4. Keep you color blends sealed and in reserve just in case you need to go back and re-color anything later in the finishing process, say by sanding through a color coat.

    5. Spray down your final color coat with 4 or 5 applications of Bullseye dewaxed shellac to seal in the dye before applying your clear coat.

    Here's a shot of a new bass I just finished using three base Transtint colors - red, black and amber - to create a few custom shades.

    The black was applied as a wash coat to highlight the rays of the grain, then sanded back (as shown in the video). I then blended together the dyes to get a deep red, a transitional orange and a gold, and applied to get this:

    [​IMG]

    Lonnybass
     
  8. Jazzdogg

    Jazzdogg Less barking, more wagging! Supporting Member

    Joined:
    Jul 29, 2006
    Location:
    San Diego, CA
    Transtints are distributed by Jeff Jewitt's Homestead finishing Products; Jeff provides lots of useful finishing information on his website:

    www.homesteadfinishingproducts.com
     
  9. hover

    hover

    Joined:
    Oct 4, 2008
    Wow Lonny, just awesome!! And Jazzdogg, thanks for the link!!!
     
  10. tZer

    tZer

    Joined:
    Mar 9, 2006
    Location:
    St. Louis // St. Charles, MO
    Lonny, wow! That is gorgeous!
     
  11. Lonnybass

    Lonnybass

    Joined:
    Jul 19, 2000
    Location:
    Minneapolis by way of Chicago
    Disclosures:
    Endorsing Artist: Pedulla Basses
    Thanks guys. I've been aiming for some non-traditional burst schemes that reflect what's going on in the wood grain and are a departure from typical color patterns found on stock instruments.

    Here's a "before" shot of the finished bass:

    Before
    [​IMG]

    As you can see, the dark brown section of the burl became the red flame portion, and the light colored upper portion became the gold.

    After
    [​IMG]

    Next up is the following unfinished body...
    [​IMG]

    I haven't decided on a final color scheme for this one yet, but will be giving it some thought over the next few weeks. Probably something in the red/orange family, but not entirely sure how it will be vignetted given the grain pattern on these boards.

    Lonnybass
     
  12. tZer

    tZer

    Joined:
    Mar 9, 2006
    Location:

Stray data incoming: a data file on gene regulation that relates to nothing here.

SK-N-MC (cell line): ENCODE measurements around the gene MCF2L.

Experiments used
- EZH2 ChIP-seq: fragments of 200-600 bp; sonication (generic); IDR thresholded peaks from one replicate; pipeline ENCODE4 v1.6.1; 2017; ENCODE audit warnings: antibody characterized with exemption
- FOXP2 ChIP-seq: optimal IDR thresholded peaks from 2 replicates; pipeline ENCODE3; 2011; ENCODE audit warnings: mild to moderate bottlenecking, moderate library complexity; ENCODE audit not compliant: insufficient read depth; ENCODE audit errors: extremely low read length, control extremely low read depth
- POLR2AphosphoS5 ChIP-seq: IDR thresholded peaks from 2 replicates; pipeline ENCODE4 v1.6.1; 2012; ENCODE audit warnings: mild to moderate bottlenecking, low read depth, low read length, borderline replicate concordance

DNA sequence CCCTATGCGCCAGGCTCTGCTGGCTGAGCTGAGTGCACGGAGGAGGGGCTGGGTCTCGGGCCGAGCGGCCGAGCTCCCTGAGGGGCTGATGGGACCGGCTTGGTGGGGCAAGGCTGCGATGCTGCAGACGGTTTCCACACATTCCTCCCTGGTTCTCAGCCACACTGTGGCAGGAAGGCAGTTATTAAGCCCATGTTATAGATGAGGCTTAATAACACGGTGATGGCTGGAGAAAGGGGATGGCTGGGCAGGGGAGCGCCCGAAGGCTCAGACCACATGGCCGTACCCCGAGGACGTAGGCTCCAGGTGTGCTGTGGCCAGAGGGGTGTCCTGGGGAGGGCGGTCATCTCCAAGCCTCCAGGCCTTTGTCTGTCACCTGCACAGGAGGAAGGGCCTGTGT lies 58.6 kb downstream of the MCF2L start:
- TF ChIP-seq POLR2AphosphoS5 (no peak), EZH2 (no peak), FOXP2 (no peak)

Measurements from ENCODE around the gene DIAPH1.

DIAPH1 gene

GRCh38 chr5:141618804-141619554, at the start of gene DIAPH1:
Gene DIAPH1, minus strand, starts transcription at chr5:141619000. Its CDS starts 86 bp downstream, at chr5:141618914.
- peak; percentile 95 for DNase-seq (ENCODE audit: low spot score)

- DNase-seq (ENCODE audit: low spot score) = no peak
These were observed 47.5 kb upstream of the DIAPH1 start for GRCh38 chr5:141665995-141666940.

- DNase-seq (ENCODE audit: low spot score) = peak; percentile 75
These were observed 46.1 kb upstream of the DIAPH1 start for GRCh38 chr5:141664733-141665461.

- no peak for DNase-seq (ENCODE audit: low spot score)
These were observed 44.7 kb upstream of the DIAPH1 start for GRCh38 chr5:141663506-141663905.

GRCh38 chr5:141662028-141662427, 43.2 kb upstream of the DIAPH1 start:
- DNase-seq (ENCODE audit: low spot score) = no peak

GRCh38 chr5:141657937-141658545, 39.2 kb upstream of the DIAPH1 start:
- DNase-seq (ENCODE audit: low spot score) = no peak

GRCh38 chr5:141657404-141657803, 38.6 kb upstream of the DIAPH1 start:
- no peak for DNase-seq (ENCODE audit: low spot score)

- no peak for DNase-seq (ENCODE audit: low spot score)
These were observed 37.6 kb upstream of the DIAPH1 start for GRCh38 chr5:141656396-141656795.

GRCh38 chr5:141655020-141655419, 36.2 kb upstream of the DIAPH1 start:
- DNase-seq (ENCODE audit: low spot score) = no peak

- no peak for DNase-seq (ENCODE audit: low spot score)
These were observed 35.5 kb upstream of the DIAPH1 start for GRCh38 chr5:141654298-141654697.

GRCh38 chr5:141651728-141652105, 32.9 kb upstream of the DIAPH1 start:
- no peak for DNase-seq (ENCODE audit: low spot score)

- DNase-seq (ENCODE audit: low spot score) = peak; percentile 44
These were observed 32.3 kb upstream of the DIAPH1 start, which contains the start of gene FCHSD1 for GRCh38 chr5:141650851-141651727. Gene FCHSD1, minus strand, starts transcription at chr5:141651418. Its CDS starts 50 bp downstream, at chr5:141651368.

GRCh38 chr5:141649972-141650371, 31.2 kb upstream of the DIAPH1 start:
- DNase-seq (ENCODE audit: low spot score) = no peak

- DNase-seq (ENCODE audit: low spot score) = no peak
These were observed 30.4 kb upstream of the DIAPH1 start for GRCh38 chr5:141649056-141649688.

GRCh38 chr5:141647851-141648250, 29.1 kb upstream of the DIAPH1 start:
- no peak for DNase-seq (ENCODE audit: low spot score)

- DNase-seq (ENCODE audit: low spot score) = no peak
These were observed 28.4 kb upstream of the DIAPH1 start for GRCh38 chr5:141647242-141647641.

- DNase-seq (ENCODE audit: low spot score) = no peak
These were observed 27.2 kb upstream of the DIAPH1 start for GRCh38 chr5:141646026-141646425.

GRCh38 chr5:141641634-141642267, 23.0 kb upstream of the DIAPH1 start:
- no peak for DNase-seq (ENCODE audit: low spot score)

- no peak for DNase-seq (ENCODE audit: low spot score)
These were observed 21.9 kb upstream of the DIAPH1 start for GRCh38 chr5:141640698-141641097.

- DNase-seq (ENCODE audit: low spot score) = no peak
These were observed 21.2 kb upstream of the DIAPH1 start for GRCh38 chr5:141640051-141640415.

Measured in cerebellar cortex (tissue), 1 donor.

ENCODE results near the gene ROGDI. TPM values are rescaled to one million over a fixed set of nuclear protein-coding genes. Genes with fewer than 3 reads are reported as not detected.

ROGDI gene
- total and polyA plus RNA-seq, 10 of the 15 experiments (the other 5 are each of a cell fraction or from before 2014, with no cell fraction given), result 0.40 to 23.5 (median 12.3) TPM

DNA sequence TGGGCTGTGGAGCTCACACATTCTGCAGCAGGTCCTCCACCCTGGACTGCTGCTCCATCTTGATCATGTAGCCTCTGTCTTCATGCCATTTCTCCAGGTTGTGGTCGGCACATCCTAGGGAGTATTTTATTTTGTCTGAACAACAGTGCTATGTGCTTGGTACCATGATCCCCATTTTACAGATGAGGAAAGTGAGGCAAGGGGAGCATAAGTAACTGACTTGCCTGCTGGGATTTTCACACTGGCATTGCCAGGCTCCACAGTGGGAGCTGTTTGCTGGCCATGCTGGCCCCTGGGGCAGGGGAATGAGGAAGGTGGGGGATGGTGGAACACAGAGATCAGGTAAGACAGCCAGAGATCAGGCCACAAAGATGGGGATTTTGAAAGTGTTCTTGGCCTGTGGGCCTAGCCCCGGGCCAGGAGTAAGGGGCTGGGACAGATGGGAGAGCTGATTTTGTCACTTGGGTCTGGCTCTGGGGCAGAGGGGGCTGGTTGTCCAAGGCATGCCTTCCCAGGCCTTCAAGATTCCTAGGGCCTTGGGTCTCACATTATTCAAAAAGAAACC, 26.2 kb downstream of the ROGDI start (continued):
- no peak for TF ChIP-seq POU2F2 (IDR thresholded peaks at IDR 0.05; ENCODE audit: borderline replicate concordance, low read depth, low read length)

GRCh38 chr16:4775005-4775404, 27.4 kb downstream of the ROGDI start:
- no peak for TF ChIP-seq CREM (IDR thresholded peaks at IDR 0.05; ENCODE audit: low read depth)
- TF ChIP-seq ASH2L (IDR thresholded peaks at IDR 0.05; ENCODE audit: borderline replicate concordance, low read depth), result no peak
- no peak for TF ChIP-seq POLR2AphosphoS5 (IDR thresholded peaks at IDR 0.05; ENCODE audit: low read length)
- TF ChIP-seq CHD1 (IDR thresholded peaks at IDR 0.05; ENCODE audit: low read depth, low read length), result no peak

St. Louis // St. Charles, MO
    That is simply beautiful! Very nice work!
     
  13. Lonnybass

    Lonnybass

    Joined:
    Jul 19, 2000
    Location:
    Minneapolis by way of Chicago
    Disclosures:
    Endorsing Artist: Pedulla Basses
    Appreciate it!

    One bit of advice I forgot to mention above - the use of dyes require a much more diligent sanding effort than you would normally need for a clearcoat.

    Any sanding lines or swirls will be highlighted just like the grain is highlighted, so it is necessary to really work through finer grits (I might go up to 400 vs 220/320 with a clearcoat) and make sure that all the marks come out. Make sure you have plenty of good natural lighting and mineral spirits on hand to help you see any lines on the topwood!

    Lonnybass
     
  14. tZer

    tZer

    Joined:
    Mar 9, 2006
    Location:
    St. Louis // St. Charles, MO

    AND - as I learned - you have to be very careful not to sand through the clear coats!

    I ended up sanding through on edges like the fore-arm contour - and I thought I was being careful.

    Sanding clear coats is a real exercise in patience and requires a very delicate touch.
     
  15. hover

    hover

    Joined:
    Oct 4, 2008
    Man, I step away to work, and come back to more eye candy!!!
     
  16. TonyP-

    TonyP- Excuse me but you have your I-IV-V in my II-V-I Gold Supporting Member

    Joined:
    Aug 21, 2003
    Location:
    Boston Mass
    Disclosures:
    Endorsments listed in profile
    Great thread...Thanks for the info...New question (starting new thread)